Mounted on the shoulder of the unit is a small flashlight that attaches to the case on a ball joint. This allows you to put the unit on top of the engine bay, orient the light to illuminate the work area (generally your battery), and be able to better see what you are doing. The joint isn’t incredibly flexible but has just enough freedom of movement to make it a useful feature. It, like everything else, draws power from the unit’s main battery so you don’t have to worry about keeping it fresh for when you need it.
If you need a compressor and can accommodate the incumbent weight and bulk, this price is pretty reasonable.
You can find the STANLEY J5C09 available online for around $110, which puts it slightly on the more expensive side compared to other jump starters we’ve tested. If you need a compressor and can accommodate the incumbent weight and bulk, this price is pretty reasonable.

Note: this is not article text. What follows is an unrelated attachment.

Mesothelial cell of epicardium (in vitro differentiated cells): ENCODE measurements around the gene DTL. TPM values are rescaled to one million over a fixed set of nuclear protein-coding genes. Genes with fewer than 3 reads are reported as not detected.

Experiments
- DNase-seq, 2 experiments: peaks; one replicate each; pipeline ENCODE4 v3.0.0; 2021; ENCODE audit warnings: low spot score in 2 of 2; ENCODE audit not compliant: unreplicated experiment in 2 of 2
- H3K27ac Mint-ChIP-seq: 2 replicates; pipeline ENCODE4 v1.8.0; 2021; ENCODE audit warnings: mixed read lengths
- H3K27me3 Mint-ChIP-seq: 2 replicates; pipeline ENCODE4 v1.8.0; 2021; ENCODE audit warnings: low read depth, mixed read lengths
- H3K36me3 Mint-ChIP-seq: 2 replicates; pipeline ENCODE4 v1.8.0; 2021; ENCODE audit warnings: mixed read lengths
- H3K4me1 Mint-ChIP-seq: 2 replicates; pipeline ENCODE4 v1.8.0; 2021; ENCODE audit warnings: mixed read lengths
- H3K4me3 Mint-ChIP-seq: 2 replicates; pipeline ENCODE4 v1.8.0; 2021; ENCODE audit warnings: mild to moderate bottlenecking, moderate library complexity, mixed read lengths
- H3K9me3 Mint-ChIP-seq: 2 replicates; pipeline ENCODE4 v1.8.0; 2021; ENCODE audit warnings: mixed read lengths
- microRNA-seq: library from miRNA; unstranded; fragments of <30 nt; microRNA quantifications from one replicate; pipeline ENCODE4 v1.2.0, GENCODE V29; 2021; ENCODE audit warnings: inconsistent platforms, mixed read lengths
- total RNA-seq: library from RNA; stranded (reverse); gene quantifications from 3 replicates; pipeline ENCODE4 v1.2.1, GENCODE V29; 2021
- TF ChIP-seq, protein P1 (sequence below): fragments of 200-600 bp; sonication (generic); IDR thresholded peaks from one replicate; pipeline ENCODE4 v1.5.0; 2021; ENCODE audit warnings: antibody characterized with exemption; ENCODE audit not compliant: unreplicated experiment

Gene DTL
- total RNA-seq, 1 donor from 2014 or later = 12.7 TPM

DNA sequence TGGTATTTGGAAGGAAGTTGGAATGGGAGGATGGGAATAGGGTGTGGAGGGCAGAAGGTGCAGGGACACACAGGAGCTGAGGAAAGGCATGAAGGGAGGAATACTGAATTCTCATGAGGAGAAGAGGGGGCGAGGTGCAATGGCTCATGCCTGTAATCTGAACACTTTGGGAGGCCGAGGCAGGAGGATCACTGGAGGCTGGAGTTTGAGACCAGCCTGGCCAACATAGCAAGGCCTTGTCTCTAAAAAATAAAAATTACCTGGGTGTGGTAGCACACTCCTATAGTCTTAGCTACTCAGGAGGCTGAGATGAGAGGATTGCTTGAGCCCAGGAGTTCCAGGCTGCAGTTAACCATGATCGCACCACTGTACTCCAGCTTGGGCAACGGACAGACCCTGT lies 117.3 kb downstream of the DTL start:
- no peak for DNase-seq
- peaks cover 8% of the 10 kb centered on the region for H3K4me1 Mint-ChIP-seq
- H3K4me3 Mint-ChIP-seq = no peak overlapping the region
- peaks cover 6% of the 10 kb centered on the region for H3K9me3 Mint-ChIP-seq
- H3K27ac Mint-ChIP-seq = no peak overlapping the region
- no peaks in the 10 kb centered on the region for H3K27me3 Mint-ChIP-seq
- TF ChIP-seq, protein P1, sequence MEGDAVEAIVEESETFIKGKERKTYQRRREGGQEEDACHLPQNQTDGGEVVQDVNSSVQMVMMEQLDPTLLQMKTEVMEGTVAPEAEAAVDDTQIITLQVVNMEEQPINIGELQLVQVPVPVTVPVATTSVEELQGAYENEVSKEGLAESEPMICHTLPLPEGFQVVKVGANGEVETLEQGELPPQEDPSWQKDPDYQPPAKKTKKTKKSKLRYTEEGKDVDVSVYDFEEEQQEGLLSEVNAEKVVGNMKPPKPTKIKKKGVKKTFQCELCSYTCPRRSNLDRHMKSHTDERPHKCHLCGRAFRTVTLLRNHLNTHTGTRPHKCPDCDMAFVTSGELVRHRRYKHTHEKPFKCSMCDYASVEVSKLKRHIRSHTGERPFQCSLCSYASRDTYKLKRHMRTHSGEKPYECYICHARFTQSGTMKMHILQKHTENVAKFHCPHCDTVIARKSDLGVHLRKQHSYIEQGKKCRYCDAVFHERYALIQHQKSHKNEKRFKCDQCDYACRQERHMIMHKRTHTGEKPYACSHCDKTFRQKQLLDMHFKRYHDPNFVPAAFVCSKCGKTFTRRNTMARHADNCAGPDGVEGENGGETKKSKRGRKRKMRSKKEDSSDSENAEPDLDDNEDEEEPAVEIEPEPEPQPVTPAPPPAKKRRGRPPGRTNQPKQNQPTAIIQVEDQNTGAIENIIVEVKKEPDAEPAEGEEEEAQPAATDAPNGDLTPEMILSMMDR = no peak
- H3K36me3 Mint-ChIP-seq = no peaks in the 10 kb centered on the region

NOCO Genius Boost Pro GB150: NOCO’s Genius Boost Pro GB150 is another bulky starter that we tested. The STANLEY J5C09 has the edge here as it not only offers better charging of portable devices, but it also costs roughly a third as much as the GB150. It may not have a great flashlight, and it's harder to keep in a vehicle, but the high price of the NOCO unit simply may not be worth it.
Beatit BT-D11 800A Peak 18000mAh 12V Portable Car Jump Starter: Against more compact competition, the sheer bulk of the STANLEY J5C09 becomes a problem. If you really want the air compressor and DC power output, and can handle the size of the unit, the STANLEY option is a logical choice. However, we tested the Beatit BT-D11, which is not only smaller, but less expensive, and much easier to stash in a car for emergencies.
Interested in checking out more options? Take a look at our roundup of the best portable jump starters available.
Too big for its own good.
It isn't hard to imagine good use cases for the STANLEY J5C09 over other jump starters, but they're awfully specific. If you have a vehicle where you can accommodate the unit’s size and weight, need a compressor, and can make use of the DC power port, this unit fills that niche. It just doesn’t do as well in charging other devices, and its sheer bulk makes it impossible to easily tuck it away in smaller vehicles.